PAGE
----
That’s actually a more complicated question than you might think. You’re probably trying to get it on your future boss’s desk, but before it makes it there, it makes a few other steps along the way. First, it might go through an ATS, or automated tracking system. ATSes skim application materials and use machine-learning algorithms to select a few candidates out of several hundred to be forwarded on to HR. Then, someone in HR will likely look at it, and then finally, your cover letter might make it all the way to your (hopefully) future boss. So, your audience is not just your future boss, but also the HR department. You could even consider the ATS to be part of the audience!
So there’s more to the rhetorical situation than meets the eye. I’ll talk more about each component of the rhetorical situation in future posts, so stay tuned!
If we think about rhetoric as persuasion, then one problem we have to solve when communicating is how to persuade. Rhetorical appeals are tools for persuasion.
In his Rhetoric, Aristotle talks about three rhetorical appeals, using some Greek words to describe them. These Greek words have stuck around since his time, so I’ll use them here, too:
Logos: Appeals to logic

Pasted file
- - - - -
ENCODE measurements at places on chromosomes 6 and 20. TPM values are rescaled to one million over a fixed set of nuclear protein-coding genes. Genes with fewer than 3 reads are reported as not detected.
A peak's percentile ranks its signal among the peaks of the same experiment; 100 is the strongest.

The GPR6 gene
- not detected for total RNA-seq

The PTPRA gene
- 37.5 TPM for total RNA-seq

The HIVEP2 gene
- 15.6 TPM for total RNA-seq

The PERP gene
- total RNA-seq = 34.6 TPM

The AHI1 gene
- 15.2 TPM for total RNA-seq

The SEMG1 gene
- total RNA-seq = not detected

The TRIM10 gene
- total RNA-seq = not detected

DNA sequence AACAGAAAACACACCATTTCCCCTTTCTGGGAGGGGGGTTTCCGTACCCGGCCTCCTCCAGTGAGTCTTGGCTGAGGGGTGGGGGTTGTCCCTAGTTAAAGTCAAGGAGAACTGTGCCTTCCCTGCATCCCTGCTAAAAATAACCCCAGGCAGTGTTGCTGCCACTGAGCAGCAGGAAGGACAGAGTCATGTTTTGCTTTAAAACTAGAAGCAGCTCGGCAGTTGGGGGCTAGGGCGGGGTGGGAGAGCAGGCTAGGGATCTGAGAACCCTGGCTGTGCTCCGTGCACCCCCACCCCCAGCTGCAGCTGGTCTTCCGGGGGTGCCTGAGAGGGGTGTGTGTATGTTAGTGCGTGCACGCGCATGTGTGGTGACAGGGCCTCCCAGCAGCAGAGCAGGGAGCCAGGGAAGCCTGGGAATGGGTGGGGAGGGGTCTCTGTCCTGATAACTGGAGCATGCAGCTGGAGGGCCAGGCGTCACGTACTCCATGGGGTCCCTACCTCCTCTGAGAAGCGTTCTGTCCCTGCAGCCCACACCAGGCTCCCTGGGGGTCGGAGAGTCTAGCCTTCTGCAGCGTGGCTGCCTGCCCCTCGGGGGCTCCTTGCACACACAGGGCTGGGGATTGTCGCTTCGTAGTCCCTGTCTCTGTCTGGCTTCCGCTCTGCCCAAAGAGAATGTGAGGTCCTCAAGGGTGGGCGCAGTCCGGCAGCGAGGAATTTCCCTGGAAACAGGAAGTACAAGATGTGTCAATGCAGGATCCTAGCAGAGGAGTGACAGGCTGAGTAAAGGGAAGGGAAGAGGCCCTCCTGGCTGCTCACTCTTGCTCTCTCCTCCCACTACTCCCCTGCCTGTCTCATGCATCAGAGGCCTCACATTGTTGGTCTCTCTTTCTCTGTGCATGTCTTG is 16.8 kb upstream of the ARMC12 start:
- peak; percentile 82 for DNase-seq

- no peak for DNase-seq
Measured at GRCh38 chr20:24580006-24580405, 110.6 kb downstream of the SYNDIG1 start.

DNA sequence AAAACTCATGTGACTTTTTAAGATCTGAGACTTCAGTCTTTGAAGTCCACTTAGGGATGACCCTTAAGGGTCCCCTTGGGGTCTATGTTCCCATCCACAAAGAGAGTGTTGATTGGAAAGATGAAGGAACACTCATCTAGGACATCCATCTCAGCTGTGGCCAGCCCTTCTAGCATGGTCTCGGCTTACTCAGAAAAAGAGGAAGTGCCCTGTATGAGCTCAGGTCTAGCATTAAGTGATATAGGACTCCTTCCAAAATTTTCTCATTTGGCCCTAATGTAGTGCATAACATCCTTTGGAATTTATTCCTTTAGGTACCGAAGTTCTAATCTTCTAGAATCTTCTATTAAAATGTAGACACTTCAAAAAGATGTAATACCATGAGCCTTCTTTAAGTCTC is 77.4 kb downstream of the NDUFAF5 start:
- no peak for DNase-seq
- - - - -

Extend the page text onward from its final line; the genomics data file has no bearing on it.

Pathos: Appeals to emotion
Ethos: Appeals to credibility
As examples, I’ll talk about some popular commercials that use each appeal. Analyzing commercials is a great way to hone your ability to spot rhetorical appeals, by the way. And getting better at spotting them helps you get better at using them yourself.
Logos. Verzion makes several appeals to logos in this commercial. They say switching to Verizon makes more sense than “settling” for less 4G coverage.
Pathos. Old Spice has been the king of comedic commercials for awhile. Here’s an example of an Old Spice commercial appealing to pathos, or emotion.
But joy isn’t the only emotion that can be appealed to. The SPCA used to have a commercial featuring sad animals set to Sarah MacLaughlan’s song “Angel.” To this day I can’t watch it; press play at your own risk.
Ethos. Trident uses two main appeals in this commercial. It’s a funny commercial, so they’re appealing to pathos, but the phrase “four out of five dentists recommend…” is actually an appeal to ethos, or credibility. Dentists know what’s good for your teeth, so if four out of five dentists recommend it, then it must be good!